8. 8. Instructional design Instructional design Practice, teaching and learning activities Formative evaluation Theories
  9. 9. Behaviorism Cognitivism Personalization Constructivism Practice, teaching and learning activities Theories Instructional design Connectivism Formative evaluation
  10. 10. Instructional design theory  It is a tool with two purposes: Facilitation of learning and human development  facilitation of human development alongside improved learning is achieved. It is a situational theory: The learning methods and situations are essential for learning to take place effectively.  It is a series of principles to organize teaching within a complex framework of elements that are becoming smaller and smaller. Closer to individual comprehension, they are later used to scaffold concepts.  Instructional design methods involve a continuous cycle and formative evaluation that enable improvements in the process to be introduced as part of the educational program design without the need to
  11. 11. Learning analytic and SMART environments Research on mobile and social communication environments has developed detection technologies. It has also led to the creation of environments that are sensitive to the ubiquitous and social learning contexts and that are capable of detecting the state of student learning in the real world and in situational contexts. They can be used to provide individual students the appropriate information at the right place and at the right time. However, this is not enough. Other factors must be considered. These are, fundamentally, the same principles that rule over instructional design and efficiency in learning.
  12. 12. There is plenty of room to improve
  13. 13. The 2 sigma problem
  14. 14. 40 percentiles
  15. 15. Mastery learning The majority of students can learn everything that schools teach them as long as • Teaching is done in a sensible and systematic way; • The students receive timely, adequate help when they have difficulties; • They are given all the time they need to master the subject matter; • The level of mastery is clearly defined. The key to success resides in the timely help and stimulation that can be provided to students so that they can overcome their difficulties. Many teachers have shown great ingenuity in helping students to make the needed additional effort and to find the most effective way to correct their deficiencies. HUMAN CHARACTERISTICS AND SCHOOL LEARNING Copyright © 1976 by Benjamin S. Bloom
  16. 16. Instruction using technology should extend learning quality and efficiency to new levels Both universal principles and specific situations exist. Empirically demonstrated principles can be applied universally to all teaching situations. Specific methods enable each principle to be implemented but their application should be varied from one situation to another.
  17. 17. Important aspects to reach all A) Universal methods of instruction Prescriptive instructional principles, “fundamental principles,” which improve the quality of teaching in all situations ( Merrill, 2007 , 2009 ) cover: • The centrality of the task, • Activation, • Demonstration, • Application, • Integration.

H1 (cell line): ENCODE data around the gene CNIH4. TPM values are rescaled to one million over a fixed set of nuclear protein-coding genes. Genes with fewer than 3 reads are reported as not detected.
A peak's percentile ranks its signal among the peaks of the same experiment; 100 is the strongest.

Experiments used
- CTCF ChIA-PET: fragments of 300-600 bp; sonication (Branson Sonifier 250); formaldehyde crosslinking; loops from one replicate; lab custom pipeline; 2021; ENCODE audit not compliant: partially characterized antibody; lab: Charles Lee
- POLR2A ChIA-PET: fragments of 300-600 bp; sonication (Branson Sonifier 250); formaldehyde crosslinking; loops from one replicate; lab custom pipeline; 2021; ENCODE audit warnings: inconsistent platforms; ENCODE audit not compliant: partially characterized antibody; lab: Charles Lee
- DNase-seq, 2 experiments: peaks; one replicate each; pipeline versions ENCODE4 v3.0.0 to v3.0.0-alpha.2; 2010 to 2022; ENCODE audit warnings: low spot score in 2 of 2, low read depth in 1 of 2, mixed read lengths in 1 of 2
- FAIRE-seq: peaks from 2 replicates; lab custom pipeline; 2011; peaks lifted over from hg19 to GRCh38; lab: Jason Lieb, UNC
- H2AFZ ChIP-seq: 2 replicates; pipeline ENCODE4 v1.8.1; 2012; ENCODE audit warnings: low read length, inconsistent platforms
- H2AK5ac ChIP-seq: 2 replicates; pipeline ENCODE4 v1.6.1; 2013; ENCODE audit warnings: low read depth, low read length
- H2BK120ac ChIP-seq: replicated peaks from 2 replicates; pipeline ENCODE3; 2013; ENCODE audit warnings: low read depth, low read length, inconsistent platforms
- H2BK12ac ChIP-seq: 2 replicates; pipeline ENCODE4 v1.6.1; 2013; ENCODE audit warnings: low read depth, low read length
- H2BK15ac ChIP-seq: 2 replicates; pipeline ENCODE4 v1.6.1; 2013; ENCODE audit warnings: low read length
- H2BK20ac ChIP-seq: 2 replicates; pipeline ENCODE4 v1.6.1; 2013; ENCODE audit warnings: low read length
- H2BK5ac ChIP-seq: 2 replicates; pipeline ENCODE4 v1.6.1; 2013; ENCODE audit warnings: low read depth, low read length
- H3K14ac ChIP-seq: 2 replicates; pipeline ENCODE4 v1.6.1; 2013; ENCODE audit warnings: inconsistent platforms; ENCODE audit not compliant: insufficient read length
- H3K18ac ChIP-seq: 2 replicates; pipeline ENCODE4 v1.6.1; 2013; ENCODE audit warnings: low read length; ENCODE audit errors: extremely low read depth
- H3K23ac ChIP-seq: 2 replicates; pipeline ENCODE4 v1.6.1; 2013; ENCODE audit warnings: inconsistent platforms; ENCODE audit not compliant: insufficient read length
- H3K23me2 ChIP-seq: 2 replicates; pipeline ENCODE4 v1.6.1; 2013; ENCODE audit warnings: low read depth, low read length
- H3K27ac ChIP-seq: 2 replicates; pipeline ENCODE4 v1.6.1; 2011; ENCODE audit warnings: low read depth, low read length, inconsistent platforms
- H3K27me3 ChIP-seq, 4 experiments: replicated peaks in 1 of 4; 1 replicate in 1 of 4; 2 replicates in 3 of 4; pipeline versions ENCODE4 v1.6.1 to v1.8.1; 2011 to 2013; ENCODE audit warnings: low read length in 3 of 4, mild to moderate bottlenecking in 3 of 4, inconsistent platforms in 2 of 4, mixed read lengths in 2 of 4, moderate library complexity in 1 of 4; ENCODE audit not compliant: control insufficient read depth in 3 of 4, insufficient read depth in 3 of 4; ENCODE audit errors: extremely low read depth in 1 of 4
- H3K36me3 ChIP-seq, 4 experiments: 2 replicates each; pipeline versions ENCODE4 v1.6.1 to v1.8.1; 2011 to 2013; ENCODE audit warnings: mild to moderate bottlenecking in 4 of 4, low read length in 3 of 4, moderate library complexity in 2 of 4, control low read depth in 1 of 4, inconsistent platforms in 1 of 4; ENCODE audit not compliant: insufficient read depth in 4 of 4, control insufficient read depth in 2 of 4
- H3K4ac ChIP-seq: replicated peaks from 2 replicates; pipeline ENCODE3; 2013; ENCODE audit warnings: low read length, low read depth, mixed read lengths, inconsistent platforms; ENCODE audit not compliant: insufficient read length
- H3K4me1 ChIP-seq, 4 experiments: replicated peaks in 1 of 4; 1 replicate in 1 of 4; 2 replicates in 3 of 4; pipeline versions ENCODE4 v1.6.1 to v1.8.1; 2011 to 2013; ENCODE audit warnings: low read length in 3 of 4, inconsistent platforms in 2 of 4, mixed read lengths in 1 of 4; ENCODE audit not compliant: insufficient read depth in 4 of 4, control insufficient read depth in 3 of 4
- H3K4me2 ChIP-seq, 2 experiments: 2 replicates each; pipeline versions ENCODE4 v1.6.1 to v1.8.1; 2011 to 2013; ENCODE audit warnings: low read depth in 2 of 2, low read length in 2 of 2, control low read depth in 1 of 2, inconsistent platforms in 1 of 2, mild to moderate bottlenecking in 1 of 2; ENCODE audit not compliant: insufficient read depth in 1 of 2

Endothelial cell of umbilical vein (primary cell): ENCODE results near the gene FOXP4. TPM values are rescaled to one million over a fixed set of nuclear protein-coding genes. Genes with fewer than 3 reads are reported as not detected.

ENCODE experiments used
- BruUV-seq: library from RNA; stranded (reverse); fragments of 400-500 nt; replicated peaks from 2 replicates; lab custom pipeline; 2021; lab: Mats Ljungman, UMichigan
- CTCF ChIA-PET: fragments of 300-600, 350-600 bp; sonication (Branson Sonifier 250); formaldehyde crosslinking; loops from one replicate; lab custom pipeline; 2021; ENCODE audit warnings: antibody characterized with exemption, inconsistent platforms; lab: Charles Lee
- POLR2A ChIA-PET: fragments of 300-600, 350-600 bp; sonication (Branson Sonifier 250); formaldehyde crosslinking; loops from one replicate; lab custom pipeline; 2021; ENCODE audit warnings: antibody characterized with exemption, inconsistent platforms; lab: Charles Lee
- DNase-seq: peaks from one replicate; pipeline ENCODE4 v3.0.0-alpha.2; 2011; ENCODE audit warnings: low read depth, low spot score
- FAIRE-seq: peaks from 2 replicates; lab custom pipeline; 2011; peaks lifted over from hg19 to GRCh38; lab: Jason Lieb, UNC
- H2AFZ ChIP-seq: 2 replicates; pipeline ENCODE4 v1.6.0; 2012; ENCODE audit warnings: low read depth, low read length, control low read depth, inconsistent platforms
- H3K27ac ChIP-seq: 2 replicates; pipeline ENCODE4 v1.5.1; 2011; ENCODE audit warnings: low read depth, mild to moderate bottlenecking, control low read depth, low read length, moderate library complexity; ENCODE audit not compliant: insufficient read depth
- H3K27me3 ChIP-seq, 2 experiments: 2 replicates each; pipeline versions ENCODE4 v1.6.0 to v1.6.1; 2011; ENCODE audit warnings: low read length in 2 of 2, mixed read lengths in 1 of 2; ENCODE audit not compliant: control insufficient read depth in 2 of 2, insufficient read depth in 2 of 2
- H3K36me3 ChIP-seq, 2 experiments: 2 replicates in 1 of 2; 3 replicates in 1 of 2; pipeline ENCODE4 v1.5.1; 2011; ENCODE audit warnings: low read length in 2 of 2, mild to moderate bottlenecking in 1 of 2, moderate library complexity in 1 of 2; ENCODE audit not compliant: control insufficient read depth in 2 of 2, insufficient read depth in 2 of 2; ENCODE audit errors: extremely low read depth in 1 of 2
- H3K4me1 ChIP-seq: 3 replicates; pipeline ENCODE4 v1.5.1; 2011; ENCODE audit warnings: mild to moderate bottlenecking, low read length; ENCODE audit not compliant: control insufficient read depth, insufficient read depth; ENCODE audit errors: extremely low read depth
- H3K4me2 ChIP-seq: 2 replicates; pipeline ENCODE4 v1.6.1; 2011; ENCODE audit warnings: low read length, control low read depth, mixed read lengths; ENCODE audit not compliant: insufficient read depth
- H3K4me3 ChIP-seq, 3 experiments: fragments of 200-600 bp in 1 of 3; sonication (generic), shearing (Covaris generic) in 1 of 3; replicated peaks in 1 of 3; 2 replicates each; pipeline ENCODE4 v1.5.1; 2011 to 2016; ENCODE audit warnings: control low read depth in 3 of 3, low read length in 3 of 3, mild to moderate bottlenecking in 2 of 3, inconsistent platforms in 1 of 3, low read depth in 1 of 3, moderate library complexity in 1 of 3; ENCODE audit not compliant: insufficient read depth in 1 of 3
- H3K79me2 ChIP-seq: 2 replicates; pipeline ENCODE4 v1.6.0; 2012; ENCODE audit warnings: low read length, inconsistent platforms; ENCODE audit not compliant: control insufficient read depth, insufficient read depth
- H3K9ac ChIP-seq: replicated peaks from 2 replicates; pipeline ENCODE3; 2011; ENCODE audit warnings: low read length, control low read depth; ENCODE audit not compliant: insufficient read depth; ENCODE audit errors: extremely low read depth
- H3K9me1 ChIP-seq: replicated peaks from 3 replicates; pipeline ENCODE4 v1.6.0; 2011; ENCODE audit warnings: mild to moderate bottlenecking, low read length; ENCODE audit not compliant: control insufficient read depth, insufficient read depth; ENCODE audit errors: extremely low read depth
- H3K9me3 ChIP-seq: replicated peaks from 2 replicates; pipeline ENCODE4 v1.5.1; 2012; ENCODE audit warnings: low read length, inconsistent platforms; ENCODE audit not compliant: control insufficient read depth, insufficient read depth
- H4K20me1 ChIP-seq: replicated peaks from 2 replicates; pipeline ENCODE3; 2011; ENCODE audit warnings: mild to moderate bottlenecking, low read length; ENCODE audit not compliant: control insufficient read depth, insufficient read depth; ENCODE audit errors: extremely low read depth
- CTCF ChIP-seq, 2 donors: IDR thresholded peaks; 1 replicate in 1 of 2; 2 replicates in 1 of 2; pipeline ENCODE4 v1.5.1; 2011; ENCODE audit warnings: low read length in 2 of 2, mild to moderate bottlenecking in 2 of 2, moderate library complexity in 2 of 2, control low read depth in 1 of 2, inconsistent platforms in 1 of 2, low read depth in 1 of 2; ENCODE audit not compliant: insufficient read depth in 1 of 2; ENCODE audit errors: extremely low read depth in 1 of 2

18. 18. B) Organization and evaluation Teaching should always be organized using strategies that focus on the task and enabling a progression of complete tasks that become increasingly complex. Evaluation Instruction should provide a demonstration of the skill. The demonstration should be consistent with the skill that the student is expected to acquire in terms of • the type of skill, • how it is done, and • what happens when it is used.
  19. 19. Key ideas in the post-industrial paradigm of instruction Post-industrial education highlights contrasts between  A focus on learning vs. a focus on selection of individuals (central, recurring and epitomic idea).  Organization of teaching focused on the student vs. Instruction focused on the teacher.  “Learning by doing” vs. “learning through teacher presentations.”  Progress based on achievement vs. progress based on time.  Personalized instruction vs. standardized instruction.
  20. 20. New key roles for the new paradigm I: Teachers  Designer of student work,  Facilitator of the learning process  A new kind of mentor: anywhere and anytime.
  21. 21. New key roles for the new paradigm II Students  Active workers,  Autonomous students and  Co-instructors.
  22. 22. New key roles for the new paradigm III Technology  Storage of student learning registers that offer inventories of standards, personal achievements and personal characteristics.  Planning of student learning, which involves helping students, parents and teachers to identify and decide on long-term objectives. And the roles of teachers and parents and the personal learning plan.  Organization of teaching. Learning technology
  23. 23. Conclusions  We need to transform our educational systems.  They were designed to select students through their structure, functions and nature.  With the help of technology we can now design other, different systems to maximize learning and personal satisfaction.  We need to move away from systems that measure student progress based on time to others based on their achievements.  This transformation will require progress in theory and in technology to organize teaching and learning.
  24. 24. Thank you